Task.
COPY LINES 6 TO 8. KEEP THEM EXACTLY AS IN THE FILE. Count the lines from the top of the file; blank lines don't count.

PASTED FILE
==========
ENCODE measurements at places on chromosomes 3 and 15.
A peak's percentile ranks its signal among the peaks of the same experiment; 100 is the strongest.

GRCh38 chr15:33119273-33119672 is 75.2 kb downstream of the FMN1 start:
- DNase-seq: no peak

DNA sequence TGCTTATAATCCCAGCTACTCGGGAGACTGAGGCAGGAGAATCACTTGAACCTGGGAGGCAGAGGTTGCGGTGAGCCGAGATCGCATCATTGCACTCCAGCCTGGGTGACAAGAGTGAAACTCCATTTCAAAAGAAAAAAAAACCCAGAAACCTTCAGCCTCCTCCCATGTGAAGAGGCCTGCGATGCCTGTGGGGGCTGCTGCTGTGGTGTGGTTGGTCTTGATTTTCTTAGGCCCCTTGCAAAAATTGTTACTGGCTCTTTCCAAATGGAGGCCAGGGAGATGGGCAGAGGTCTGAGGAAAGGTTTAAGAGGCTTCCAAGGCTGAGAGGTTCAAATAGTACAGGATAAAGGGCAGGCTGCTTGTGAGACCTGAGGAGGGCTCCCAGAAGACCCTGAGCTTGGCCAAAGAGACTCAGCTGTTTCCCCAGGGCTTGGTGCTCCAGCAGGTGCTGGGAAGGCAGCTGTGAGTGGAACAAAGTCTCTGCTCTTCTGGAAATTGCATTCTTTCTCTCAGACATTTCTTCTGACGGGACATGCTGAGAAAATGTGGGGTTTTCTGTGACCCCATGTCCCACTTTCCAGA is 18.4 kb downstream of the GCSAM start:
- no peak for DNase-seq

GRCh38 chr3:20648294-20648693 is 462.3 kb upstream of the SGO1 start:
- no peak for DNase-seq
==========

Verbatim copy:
- no peak for DNase-seq

GRCh38 chr3:20648294-20648693 is 462.3 kb upstream of the SGO1 start:
- no peak for DNase-seq